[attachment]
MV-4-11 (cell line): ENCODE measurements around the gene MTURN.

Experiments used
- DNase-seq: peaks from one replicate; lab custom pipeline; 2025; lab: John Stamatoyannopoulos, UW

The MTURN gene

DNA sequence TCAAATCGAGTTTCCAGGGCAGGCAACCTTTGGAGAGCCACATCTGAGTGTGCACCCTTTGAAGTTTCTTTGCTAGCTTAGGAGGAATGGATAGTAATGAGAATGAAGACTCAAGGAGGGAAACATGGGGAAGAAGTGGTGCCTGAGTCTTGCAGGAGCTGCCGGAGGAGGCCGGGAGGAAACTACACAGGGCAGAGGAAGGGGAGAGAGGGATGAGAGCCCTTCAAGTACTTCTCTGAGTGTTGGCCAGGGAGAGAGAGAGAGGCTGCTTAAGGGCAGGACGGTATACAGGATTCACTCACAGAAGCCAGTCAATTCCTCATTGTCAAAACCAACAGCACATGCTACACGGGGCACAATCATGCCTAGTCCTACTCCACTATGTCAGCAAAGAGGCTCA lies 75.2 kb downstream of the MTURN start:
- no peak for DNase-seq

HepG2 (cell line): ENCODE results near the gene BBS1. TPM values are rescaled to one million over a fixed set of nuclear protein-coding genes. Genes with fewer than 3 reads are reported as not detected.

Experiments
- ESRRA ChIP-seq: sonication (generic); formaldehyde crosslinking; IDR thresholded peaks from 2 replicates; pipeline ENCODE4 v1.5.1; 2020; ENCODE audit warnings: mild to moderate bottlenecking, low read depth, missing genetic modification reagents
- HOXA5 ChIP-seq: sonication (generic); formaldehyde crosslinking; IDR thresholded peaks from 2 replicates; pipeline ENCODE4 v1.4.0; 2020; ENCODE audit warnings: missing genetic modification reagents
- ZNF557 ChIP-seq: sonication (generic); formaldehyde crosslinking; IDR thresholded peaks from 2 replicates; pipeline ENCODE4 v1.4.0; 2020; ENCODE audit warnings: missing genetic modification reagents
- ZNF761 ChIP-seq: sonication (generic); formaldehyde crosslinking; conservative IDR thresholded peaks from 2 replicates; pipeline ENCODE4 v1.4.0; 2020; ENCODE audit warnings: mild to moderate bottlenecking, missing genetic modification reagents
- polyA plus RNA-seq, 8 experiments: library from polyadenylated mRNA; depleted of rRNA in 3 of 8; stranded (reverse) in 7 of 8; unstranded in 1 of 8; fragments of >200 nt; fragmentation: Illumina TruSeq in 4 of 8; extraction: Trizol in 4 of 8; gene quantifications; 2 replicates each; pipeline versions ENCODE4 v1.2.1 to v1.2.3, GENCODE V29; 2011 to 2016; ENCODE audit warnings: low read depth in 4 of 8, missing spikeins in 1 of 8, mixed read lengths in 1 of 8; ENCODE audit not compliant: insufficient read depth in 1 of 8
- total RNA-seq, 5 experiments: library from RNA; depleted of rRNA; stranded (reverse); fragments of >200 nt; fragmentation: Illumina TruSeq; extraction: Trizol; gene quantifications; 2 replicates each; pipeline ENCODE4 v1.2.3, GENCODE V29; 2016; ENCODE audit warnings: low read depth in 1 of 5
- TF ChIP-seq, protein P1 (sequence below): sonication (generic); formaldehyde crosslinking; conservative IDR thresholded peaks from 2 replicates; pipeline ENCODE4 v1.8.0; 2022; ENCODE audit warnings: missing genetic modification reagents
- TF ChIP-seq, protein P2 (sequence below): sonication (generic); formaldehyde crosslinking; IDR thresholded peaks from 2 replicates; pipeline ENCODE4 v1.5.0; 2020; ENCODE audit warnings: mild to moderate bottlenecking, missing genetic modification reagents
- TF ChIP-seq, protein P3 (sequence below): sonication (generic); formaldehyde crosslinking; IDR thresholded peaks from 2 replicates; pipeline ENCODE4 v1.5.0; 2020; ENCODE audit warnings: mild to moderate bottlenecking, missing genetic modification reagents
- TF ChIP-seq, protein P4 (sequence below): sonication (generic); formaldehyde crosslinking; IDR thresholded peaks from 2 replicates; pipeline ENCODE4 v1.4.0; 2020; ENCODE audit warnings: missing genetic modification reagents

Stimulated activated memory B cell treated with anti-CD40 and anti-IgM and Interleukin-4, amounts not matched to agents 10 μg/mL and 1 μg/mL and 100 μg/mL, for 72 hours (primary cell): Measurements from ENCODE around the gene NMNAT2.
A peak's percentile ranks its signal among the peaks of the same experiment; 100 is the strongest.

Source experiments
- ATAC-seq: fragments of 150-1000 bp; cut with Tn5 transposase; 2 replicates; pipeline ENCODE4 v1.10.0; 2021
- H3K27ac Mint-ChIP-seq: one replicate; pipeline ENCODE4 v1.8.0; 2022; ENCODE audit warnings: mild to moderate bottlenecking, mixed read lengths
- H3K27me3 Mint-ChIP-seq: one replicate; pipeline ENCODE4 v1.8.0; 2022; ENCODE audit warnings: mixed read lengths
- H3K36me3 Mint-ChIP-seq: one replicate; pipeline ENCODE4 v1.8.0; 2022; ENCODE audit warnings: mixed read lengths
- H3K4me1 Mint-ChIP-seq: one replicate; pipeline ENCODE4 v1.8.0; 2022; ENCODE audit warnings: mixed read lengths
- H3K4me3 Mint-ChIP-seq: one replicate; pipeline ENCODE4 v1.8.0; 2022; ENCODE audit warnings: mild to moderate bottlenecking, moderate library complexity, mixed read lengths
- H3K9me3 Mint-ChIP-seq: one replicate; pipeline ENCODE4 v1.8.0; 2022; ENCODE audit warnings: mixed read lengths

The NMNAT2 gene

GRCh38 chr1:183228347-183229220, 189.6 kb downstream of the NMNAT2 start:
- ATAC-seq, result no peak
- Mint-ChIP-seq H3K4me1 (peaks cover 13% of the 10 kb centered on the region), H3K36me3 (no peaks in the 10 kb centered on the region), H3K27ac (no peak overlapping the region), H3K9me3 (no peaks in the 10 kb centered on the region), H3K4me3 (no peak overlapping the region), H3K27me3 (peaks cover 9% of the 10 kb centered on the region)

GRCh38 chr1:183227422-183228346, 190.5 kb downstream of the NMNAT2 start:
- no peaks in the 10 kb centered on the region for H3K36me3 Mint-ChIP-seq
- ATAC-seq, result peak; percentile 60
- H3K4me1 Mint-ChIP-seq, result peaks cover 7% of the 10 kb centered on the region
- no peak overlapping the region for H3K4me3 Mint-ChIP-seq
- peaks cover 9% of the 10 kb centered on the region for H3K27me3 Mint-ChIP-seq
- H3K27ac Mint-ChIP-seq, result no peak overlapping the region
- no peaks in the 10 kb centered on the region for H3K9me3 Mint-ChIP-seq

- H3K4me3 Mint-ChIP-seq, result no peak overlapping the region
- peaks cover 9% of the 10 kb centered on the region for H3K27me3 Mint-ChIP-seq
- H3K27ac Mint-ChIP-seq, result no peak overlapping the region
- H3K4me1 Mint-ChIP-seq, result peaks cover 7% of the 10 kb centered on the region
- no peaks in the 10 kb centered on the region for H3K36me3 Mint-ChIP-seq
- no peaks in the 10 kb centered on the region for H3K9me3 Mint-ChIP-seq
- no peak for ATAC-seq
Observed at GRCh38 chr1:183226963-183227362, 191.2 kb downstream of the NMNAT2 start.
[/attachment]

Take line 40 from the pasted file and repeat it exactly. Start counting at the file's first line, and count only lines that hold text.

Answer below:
- no peaks in the 10 kb centered on the region for H3K9me3 Mint-ChIP-seq